2. A device for purifying the exhaust gas of an internal combustion engine according to claim 1, wherein said particulate filter carries an oxygen absorbing and active-oxygen releasing agent, and active-oxygen released from said oxygen absorbing and active-oxygen releasing agent oxidizes said trapped particulates.
3. A device for purifying the exhaust gas of an internal combustion engine according to claim 2, wherein said oxygen absorbing and active-oxygen releasing agent takes in and holds oxygen when excessive oxygen is present in the surroundings and releases the held oxygen as active-oxygen when the oxygen concentration in the surroundings drops.
4. A device for purifying the exhaust gas of an internal combustion engine according to claim 2, wherein said oxygen absorbing and active-oxygen releasing agent holds NOx to combine the NOx with oxygen when excessive oxygen is present in the surroundings and releases to decompose the combined NOx and oxygen into NOx and active-oxygen when the oxygen concentration in the surroundings drops.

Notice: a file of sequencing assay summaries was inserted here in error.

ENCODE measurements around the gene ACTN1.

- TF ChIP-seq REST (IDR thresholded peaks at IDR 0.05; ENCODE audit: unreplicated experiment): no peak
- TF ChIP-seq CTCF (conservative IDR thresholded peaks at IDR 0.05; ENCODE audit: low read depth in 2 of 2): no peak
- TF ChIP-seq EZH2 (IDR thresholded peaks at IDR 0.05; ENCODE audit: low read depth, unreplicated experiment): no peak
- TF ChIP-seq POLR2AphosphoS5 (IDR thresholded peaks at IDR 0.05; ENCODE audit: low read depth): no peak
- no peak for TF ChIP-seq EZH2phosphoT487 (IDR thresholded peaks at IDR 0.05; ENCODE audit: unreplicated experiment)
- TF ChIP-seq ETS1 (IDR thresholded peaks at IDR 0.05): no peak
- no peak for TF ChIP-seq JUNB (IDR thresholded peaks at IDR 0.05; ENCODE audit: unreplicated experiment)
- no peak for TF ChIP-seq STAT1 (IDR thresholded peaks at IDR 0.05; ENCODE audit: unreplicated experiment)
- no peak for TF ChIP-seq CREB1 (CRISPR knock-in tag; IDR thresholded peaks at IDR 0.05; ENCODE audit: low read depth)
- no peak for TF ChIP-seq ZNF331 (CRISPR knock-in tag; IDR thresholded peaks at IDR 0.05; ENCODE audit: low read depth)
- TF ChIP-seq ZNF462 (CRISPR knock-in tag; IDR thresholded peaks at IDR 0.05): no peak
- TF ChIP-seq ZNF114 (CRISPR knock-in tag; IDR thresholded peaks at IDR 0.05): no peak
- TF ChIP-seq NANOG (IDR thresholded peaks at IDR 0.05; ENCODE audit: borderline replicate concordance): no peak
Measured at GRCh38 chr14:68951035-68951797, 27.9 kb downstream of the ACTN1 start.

5. A device for purifying the exhaust gas of an internal combustion engine according to any one claims 1-4, wherein said engine can carry out low temperature combustion, in which the amount of inert gas supplied into the combustion chamber is larger than the amount of inert gas causing the maximum amount of produced soot and thus no soot at all is produced, and normal combustion in which the amount of inert gas supplied into the combustion chamber is smaller than the amount of inert gas causing the maximum amount of produced soot, said engine carries out said low temperature combustion in a low engine load operating area when said first operating mode is selected, said engine carries out said normal combustion in middle and high engine load operating areas when said first operating mode is selected, said engine carries out said low temperature combustion in the low engine load operating area when said second operating mode is selected, said engine carries out a sub fuel injection and delays the starting time of main fuel injection in the middle engine load operating area when said second operating mode is selected, and said engine carries out said normal combustion in the high engine load operating area when said second operating mode is selected.